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Mr Todd said that the deputation learning that the sub-dividing of the Puketoi run was under consideration, wished to urge the following points upon the board: (1) That it was desirable that the valuable merino stud flock at present grazed on Puketoi should be preserved for the reason that some 600 to 700 rams from this flock were bought annually by Otago and Canterbury flock-owners.
Last year 646 rams were distributed among 29 sheep owners. This meant that about 3000 of these rams were in use, besides what were used by Mr Shennan. In addition, some 1400 stud ewes were sold annually, mostly to Canterbury, and were used for breeding halfbred rams, which were required for improving the wool on the coaster woolled flocks.
A number of returned soldiers have during the past year or two evinced a desire to learn motor mechanics, and the Technical College managers, in the absence of any provision for such instruction, have been in the habit of arranging with the owners of motor garages in the city to afford the returned men every assistance in acquiring a knowledge of the business.
Recently, however, the applications from returned men for such instruction have far far exceeded the accommodation offering by the garage proprietors, and the authorities of the college.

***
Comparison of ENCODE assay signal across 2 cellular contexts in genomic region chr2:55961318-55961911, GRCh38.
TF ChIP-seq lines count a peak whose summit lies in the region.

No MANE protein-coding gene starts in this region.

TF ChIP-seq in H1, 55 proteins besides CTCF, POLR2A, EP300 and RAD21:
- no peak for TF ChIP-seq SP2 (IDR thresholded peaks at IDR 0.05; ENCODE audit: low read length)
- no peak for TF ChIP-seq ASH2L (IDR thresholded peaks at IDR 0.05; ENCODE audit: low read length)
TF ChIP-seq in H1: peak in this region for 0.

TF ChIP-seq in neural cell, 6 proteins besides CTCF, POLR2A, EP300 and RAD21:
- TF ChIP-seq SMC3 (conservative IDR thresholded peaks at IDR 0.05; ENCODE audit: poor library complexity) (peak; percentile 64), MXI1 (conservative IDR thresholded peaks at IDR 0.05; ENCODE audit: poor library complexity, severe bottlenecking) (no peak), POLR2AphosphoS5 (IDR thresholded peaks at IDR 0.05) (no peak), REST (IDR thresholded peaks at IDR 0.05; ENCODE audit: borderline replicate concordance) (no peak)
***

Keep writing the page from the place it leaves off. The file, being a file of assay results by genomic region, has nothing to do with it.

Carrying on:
Inquiries show that a number of cars suitable for instructional purposes are available, and application has been made to the department for a grant in aid of the purchase of several of these.
As soon as intimation is received that this grant is forthcoming, arrangements will be made to start the class and allow the men to begin their training without further delay.
The auxiliary schooner Gisborne reached Port Chalmers at 1 a.m. yesterday from Wellington, via Kaikoura and Akaroa, after a long and very stormy passage of 24 days.
The schooner left Wellington on July 20, and was severely buffeted about by fierce southerly gales in Cook Strait, which reduced several of her sails to rags and compelled her to shelter at Kaikoura for several days. After landing some machinery at Port the Vessel will come up to Dunedin to complete her discharge and load for Invercargill.
If it’s not one thing ...
In a letter to the editor, ‘‘Hazel’’ describes the plea by Mr A. G. Butchers at St Clair that the abolition of the drink traffic would ‘‘bring in a new heaven and a new earth’’ as a typical example of so-called temperance. The new heaven and the new earth are to be machine made, and according to the latest fanatic formula.
The County of Cornwall is noted for its anti-drink fanaticism, but is equally notorious for illicit intercourse, the number of illegitimate births being one of the largest in England. There are other sins besides drunkenness, which have nothing to do with drink, but a great deal to do with human nature.
— ODT, 15.8.1918
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